Dept. of Geography News & Events this Week - 9/13/16

September 13, 2016

IMAGE OF THE WEEK


A stunning view of the West Glacier/Mendenhall Glacier by Mike Nassry, taken during the CAUSE 2016 trip to Alaska.

GOOD NEWS

  • Guido Cervone received a grant from the Office of Naval Research for his project “Fusing radiation data from UAVs and social media during nuclear emergencies.”
  • Azita Ranjbar’s article, “Silence, Silencing, and (In)Visibility: The Geopolitics of Tehran’s Silent Protests” has been accepted for publication in Hypatia, a top feminist philosophy journal.
  • Send your good news to geography@psu.edu to be announced during Coffee Hour and published here.
  • Remember to submit your meetings and events for LOCAL EVENTS AND DEADLINES and CONFERENCES each week.

NEWS

Coffee Hour on September 16 with Brian King
“Eat Healthy and Nutritious Food”: Political Ecologies of Managed HIV
The HIV/AIDS epidemic has had significant impacts for social and ecological systems throughout the Global South. The epidemic has taken on a new course in recent years with improved access to antiretroviral therapy (ART) that has the potential to extend the lives of individuals for years or even decades, which has made HIV management similar to other chronic health conditions. This transition presents new relationships between citizens and the state, and the political ecologies of health for individuals and communities. This talk highlights some of these patterns in rural South Africa, drawing from a long-term research project addressing how livelihood patterns and environmental systems are responding to disease.

  • 3:30 to 5:00 p.m.
  • Refreshments are offered in 319 Walker Building at 3:30 p.m.
  • The lecture begins in 112 Walker Building at 4:00 p.m.
  • Coffee Hour To Go Webcast 
  • Next week: Department of Geography graduate student lightening talks

NEWS

Coffee Hour on September 16 with Brian King
“Eat Healthy and Nutritious Food”: Political Ecologies of Managed HIV
The HIV/AIDS epidemic has had significant impacts for social and ecological systems throughout the Global South. The epidemic has taken on a new course in recent years with improved access to antiretroviral therapy (ART) that has the potential to extend the lives of individuals for years or even decades, which has made HIV management similar to other chronic health conditions. This transition presents new relationships between citizens and the state, and the political ecologies of health for individuals and communities. This talk highlights some of these patterns in rural South Africa, drawing from a long-term research project addressing how livelihood patterns and environmental systems are responding to disease.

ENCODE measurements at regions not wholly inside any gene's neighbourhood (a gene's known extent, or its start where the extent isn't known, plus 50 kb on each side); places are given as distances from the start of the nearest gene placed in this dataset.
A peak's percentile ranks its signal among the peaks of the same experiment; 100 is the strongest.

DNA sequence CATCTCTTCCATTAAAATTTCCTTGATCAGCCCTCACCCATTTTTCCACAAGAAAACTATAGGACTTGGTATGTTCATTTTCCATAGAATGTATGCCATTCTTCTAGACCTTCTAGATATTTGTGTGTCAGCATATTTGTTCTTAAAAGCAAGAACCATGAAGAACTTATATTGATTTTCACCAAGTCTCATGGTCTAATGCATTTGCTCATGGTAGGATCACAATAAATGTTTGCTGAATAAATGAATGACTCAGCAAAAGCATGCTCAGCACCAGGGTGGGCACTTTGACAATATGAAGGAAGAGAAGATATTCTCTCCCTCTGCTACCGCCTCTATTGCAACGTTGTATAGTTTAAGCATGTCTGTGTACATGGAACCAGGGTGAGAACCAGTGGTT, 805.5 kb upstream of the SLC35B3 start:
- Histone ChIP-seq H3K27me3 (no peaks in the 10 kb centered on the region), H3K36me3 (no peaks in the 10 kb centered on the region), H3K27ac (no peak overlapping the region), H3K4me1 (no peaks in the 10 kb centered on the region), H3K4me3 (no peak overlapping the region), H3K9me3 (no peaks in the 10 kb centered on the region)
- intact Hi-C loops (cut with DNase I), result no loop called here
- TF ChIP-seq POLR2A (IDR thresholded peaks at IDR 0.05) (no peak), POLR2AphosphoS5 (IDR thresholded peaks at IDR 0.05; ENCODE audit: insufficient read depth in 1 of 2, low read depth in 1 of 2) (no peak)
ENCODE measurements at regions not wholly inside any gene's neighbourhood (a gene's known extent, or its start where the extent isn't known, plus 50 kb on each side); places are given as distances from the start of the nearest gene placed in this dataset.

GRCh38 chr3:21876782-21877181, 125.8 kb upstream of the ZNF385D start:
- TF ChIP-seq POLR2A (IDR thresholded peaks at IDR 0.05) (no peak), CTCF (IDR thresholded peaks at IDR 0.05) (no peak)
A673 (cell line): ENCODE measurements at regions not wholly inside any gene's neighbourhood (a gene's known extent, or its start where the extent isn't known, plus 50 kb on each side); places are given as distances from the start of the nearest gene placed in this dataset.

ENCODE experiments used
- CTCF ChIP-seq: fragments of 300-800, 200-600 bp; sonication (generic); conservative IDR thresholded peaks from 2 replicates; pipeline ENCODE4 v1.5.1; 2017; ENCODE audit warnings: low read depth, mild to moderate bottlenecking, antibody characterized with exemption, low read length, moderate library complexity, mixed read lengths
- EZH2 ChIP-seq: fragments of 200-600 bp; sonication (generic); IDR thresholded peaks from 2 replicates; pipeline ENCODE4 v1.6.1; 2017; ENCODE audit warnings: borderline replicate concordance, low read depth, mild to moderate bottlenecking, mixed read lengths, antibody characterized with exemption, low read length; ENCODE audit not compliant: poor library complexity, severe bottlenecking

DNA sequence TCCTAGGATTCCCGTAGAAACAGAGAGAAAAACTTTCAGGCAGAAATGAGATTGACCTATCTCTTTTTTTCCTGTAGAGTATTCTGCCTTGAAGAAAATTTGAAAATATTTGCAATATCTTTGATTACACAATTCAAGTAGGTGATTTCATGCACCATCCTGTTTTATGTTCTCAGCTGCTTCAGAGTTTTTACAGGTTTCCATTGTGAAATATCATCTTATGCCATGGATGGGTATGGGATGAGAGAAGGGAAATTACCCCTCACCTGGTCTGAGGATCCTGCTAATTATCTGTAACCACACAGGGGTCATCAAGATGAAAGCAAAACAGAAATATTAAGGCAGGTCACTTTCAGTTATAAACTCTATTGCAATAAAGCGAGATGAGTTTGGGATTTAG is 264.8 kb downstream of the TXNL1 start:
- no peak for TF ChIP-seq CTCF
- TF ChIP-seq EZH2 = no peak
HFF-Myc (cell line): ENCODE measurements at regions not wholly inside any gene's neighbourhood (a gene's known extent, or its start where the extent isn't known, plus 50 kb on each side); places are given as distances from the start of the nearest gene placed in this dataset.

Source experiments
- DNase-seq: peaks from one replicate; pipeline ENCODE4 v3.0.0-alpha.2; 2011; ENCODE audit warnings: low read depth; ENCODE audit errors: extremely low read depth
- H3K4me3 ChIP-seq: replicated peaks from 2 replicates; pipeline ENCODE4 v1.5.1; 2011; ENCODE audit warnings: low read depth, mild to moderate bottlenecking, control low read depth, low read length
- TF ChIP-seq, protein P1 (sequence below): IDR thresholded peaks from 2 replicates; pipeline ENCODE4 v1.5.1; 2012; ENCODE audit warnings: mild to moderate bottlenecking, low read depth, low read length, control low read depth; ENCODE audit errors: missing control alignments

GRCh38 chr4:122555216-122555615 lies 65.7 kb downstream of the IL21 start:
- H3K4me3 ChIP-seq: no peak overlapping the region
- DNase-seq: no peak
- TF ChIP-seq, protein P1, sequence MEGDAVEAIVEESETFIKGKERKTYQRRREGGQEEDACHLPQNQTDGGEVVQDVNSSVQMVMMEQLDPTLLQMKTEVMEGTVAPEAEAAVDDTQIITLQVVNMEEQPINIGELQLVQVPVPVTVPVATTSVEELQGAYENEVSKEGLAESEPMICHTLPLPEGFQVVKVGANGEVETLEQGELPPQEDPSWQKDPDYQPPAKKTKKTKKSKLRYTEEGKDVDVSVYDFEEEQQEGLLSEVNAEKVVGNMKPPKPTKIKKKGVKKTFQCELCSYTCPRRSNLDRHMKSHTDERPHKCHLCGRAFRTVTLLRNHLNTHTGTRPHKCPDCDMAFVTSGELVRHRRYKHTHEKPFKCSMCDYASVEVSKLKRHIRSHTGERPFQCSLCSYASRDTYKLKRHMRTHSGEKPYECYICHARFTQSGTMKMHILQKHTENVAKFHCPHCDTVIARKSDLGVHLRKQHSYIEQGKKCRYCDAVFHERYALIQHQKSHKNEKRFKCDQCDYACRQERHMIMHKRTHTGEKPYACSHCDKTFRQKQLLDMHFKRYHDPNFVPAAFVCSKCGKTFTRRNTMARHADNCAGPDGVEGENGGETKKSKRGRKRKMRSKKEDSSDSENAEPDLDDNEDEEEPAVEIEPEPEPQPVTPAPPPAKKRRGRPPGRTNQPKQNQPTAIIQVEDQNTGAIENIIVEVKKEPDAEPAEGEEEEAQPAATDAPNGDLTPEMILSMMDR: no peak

• 3:30 to 5:00 p.m.
  • Refreshments are offered in 319 Walker Building at 3:30 p.m.
  • The lecture begins in 112 Walker Building at 4:00 p.m.
  • Coffee Hour To Go Webcast 
  • Next week: Department of Geography graduate student lightening talks

Tenure track geography faculty job posting
The Department of Geography at The Pennsylvania State University invites applications for a tenure-track faculty position at the assistant or associate professor rank. We seek an established scholar whose research and teaching contributes to the area of Environment and Society as a subfield of Geography. Areas of investigation could include water resources, sustainability, health, urbanization, social justice, globalization, global environmental change, planning, or governance. A Ph.D. in Geography or a related field is expected at the time of appointment. It is expected that applicants in related fields will demonstrate how their work will fit within a diverse Geography department. Excellence in teaching, research, and service is expected, as is the development of an extramurally funded research program. For more information and to apply visit:https://psu.jobs/job/66474

 

How land use affects the spread of disease
Protecting the landscape may also help protect people from some infectious diseases, according to Erica Smithwick, associate professor of geography. Smithwick and her colleagues have been investigating how land use has affected the spread of two diseases in sub-Saharan Africa.

 

Infectious disease transmission: It’s who you know and where you go
Public health researchers have long used social networks to understand the spread of infectious diseases, but those social networks often have gaps. A team of researchers recently showed that spatial analysis can help fill in those gaps, leading to a more complete picture of disease transmission and ways to mediate the risk, particularly for those who are most vulnerable.


“DOG” OF THE WEEK

Who is this dog? Who is her family?

Each week we feature a photo of a mystery animal companion. Any animal companion can be the dog of the week. Have fun guessing which human cares for this creature and learning about the members of our community.

Send your photos and/or your guesses to geography@psu.edu. The identity of the mystery animal and the correct guesser will be revealed next week.



This email is an abridged version, view the complete post and previous posts at:http://sites.psu.edu/dogblog/
DoG enews is published weekly on Tuesdays by the Department of Geography at Penn State during the fall and spring semesters.
Submit your news by Monday morning (or sooner) to geography@psu.edu for inclusion in that week's post.